4. The point of doing all this work is so that you don't have to call the "findDistance" function on -every- combination of points, because that would boil down to the brute force method. In your innermost loop, for when you're trying to find points that are within distance of the dividing plane, you end up just calling findDistance on all the point pairs. What you want to do is compare x values or something simple to determine if the points are close enough to be relevant, and THEN call findDistance only if they are. The hope is that you'll eliminate as many calls to findDistance as possible, as this is the calculation that scales poorly with many points.

Hope this helps!

float findDistance(const Vect_t *v1, const Vect_t *v2)

{

return (((v1->x - v2->x) * (v1->x - v2->x)) + ((v1->y - v2->y) * (v1->y - v2->y)) + ((v1->z - v2->z) * (v1->z - v2->z)));

}

float findMinDistance(const int nPlayers, const Vect_t *playerArray)

{

Vect_t* playerArray_sorted = malloc(sizeof(Vect_t) * nPlayers);

quickSort_x(playerArray, nPlayers, playerArray_sorted);

return (float)sqrt(DivideAndConqu

}

float DivideAndConquer(const Vect_t *playerArray, const int start, const int end)

{

Vect_t cut;

float left, right, dist;

int i, j;

int nPlayers = (end - start);

switch(nPlayers)

{

case 0:

case 1:

//IF there is only one point, return 0

return 0;

case 2:

//IF there are only two points, measure distance between them

return findDistance(&playerArray[

default:

//IF there are more than two points:

// Draw dividing plane (using longest dimension or whatever approach you wish)

cut.x = playerArray[(nPlayers>>1)]

cut.y = 0;

cut.z = 0;

// Call DivideAndConquer twice to retrieve shortest distance between points in each bin

left = DivideAndConquer(playerArr

right = DivideAndConquer(playerArr

// Determine which of the two distances is shorter

if(left < right && left != 0)

dist = left;

else

dist = right;

// Search for any points that are within that distance of the dividng plane and compare distances between points that are from separate bins.

for(i = start; i < end; i++)

{

cut.y = playerArray[i].y;

cut.z = 0; // temp

if( (playerArray[i].x <= cut.x) && (findDistance(&playerArray

{

for(j = start; j < end; j++)

{

if( (playerArray[j].x >= cut.x) && (findDistance(&playerArray

{

left = findDistance(&playerArray[

if(left < dist && left != 0)

dist = left;

}

}

}

else// if( (playerArray[i].x >= cut.x) && (findDistance(&playerArray

{

for(j = start; j < end; j++)

{

if( (playerArray[j].x <= cut.x) && (findDistance(&playerArray

{

right = findDistance(&playerArray[

if(right < dist && right != 0)

dist = right;

}

}

}

}

return dist;

break;

}

}

if( (playerArray[i].x <= cut.x) && (findDistance(&playerArray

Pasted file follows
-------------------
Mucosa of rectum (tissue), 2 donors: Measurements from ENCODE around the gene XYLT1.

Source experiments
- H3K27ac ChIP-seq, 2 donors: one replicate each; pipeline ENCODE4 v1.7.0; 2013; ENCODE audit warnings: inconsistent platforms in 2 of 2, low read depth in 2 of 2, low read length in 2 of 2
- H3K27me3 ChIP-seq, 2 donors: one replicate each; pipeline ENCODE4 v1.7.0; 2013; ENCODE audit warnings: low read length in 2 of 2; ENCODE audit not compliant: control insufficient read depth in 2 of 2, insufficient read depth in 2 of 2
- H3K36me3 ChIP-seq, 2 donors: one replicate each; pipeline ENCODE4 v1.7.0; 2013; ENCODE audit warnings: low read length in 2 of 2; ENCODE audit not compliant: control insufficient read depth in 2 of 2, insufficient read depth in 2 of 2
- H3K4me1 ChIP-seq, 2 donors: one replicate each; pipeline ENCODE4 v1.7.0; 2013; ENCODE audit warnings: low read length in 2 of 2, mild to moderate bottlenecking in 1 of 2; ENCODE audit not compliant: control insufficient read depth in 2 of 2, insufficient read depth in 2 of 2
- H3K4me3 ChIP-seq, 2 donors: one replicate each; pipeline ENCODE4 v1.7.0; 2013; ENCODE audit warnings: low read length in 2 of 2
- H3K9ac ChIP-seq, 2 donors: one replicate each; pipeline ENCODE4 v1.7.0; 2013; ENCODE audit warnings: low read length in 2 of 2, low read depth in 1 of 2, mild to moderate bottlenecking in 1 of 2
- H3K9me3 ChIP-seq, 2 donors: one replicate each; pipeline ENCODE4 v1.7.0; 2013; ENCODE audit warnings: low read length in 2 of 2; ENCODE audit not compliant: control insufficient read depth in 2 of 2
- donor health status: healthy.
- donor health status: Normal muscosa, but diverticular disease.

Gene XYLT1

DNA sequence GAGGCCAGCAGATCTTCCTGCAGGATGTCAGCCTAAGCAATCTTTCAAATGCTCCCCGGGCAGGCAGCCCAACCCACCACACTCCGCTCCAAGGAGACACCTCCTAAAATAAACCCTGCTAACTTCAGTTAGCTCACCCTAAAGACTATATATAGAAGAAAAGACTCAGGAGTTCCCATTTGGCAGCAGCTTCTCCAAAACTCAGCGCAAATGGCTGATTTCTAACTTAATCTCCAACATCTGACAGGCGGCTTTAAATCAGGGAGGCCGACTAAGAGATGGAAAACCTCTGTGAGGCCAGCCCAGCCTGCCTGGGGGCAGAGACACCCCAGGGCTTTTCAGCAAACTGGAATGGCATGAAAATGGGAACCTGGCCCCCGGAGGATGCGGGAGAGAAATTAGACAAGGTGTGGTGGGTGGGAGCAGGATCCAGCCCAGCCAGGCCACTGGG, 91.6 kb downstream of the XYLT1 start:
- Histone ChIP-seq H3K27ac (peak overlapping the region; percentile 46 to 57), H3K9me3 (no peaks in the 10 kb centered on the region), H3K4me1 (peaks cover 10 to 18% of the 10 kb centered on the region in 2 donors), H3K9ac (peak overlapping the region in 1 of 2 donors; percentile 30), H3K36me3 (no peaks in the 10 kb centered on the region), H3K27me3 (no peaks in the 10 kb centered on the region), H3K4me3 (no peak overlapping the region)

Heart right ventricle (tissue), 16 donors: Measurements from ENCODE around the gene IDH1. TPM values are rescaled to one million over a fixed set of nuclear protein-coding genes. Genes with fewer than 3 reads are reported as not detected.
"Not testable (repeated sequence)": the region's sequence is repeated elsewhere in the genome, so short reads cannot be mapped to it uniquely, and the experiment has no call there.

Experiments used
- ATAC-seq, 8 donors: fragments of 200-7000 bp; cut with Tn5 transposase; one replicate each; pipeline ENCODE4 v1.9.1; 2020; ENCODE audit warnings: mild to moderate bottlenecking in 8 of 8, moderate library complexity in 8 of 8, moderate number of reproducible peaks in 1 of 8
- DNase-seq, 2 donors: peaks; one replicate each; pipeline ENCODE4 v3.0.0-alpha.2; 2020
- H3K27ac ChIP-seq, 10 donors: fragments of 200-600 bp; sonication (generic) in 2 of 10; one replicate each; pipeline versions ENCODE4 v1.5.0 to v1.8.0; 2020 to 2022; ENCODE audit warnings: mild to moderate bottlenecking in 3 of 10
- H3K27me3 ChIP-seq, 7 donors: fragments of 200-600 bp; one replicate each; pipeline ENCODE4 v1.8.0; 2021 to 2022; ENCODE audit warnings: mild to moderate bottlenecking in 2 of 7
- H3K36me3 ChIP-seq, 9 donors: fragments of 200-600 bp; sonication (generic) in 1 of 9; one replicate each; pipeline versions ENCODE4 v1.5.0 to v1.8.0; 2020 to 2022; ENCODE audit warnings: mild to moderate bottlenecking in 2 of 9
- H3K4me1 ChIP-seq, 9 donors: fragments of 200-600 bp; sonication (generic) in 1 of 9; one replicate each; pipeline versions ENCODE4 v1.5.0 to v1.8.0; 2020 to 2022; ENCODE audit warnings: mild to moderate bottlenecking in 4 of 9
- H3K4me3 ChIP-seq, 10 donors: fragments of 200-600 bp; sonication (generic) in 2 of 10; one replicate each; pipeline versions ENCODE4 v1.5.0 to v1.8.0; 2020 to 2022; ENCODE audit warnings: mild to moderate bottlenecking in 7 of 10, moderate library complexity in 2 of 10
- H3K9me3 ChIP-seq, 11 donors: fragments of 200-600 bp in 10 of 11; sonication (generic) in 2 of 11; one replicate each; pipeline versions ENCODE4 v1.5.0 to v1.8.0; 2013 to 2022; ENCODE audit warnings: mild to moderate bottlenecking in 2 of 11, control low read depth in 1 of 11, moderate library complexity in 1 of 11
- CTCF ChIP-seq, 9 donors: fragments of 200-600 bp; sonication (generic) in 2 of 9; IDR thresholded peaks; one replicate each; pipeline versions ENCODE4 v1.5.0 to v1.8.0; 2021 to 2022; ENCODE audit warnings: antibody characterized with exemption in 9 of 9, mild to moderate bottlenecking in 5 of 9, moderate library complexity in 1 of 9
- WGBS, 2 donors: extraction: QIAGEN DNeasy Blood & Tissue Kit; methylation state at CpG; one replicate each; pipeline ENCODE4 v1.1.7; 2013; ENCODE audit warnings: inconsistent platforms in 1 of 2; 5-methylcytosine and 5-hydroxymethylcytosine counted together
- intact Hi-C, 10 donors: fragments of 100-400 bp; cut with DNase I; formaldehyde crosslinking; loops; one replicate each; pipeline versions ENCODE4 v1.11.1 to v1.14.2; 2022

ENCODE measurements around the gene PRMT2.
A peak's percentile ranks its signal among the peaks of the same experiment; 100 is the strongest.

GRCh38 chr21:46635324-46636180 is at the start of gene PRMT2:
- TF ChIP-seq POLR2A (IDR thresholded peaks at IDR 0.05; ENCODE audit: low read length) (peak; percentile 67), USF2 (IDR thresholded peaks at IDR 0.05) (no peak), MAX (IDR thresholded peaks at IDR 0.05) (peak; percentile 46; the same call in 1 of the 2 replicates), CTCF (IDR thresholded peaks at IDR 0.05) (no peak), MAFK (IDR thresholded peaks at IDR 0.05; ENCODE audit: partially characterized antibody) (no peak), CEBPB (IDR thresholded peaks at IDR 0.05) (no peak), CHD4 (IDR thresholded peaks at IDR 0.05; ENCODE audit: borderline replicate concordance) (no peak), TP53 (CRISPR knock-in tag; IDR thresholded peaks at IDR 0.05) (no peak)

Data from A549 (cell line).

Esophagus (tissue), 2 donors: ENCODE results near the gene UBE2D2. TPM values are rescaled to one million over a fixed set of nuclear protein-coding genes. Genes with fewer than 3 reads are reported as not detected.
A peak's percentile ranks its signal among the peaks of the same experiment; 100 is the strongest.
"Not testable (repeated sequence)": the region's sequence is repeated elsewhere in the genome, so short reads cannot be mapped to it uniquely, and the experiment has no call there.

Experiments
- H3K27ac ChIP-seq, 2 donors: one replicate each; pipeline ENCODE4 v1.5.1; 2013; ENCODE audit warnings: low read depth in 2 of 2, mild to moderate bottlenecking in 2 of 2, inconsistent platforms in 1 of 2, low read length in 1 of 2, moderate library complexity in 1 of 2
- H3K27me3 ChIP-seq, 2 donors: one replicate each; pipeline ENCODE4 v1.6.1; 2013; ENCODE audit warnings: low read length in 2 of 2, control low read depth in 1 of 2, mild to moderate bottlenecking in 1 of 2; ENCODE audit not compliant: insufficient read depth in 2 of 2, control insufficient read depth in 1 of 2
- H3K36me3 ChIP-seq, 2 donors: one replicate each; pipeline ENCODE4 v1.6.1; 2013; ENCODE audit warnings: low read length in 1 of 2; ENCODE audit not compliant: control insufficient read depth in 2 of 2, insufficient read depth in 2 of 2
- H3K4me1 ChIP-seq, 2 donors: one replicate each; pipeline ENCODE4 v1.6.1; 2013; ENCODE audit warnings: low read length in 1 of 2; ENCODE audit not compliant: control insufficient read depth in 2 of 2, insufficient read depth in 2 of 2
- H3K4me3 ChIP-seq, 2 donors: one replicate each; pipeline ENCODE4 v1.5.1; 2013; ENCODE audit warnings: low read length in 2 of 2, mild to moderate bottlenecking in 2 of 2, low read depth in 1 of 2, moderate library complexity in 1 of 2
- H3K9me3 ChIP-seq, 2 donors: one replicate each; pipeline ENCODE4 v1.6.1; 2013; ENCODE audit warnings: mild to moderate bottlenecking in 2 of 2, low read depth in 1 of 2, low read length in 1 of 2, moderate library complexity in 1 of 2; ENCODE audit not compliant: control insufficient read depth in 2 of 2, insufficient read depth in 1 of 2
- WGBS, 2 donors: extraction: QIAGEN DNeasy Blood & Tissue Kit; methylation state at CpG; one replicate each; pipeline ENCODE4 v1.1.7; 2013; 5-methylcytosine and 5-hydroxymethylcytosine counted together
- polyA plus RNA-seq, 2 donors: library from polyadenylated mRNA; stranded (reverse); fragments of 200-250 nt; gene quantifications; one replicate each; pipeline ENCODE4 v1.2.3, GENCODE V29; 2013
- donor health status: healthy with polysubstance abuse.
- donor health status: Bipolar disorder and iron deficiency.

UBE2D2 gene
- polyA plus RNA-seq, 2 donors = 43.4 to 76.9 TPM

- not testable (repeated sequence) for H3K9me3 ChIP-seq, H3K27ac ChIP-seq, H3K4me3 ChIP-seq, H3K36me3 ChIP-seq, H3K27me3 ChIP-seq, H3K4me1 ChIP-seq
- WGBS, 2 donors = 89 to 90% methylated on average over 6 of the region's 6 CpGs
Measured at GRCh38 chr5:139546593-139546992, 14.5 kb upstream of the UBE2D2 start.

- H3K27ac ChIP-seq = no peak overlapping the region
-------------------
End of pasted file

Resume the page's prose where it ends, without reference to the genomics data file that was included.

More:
Its not necessary to check the distance between a point and the "cut" point. All that's really necessary is to make sure that point i is within dist of the dividing plane. All points that are within dist of the plane should be between cut.x - sqrt(dist) and cut.x + sqrt(dist)

That boils the logic down to:

// Calculate once per function call

float xsqrd = cut.x * cut.x;

float minx = xsqrd - dist;

float maxx = xsqrd + dist;

// Calculate once per point

float isqrd = playerArray[i].x * playerArray[i].x;

float jsqrd = 0, tempDist = 0; // used later

if ( isqrd >= minx && isqrd < xsqrd ){

// This point is on one half of the dividing plane, and within dist of it. We have to compare it to points only on the OTHER side of the dividing plane.

for (j = start; j < end; j++){

jsqrd = playerArray[j].x * playerArray[j].x;

if ( jsqrd >= xsqrd && jsqrd <= maxx ){

// This point is on the OTHER half of the diving plane, and within dist of it. It is eligible for comparison, so we have to compute the full distance.

tempDist = findDistance(&playerArray[

if (tempDist < dist) // don't have to check for 0 as findDistance doesn't return 0 on error

dist = tempDist;

}

// Don't have to check any points that are on the same side as i (those were already checked by the recursion). Also don't have to check any points that are more than dist away from the plane, on the other side. So no need for an "else" here.

}

// Don't need an "else" here, either. No point in comparing back across the diving plane, as all the combinations should have been covered in the forward case.

}

// Don't need an "else" here, because if its not within dist of the plane, it has no chance of being the shortest distance.

As for the problem with adding more than 4 players, I can't find anything wrong, at a glance. Have you tried replacing your bitshift operations with simple division? Bitshifting is a level of optimization I wouldn't recommend until you're completely sure the rest of the code works.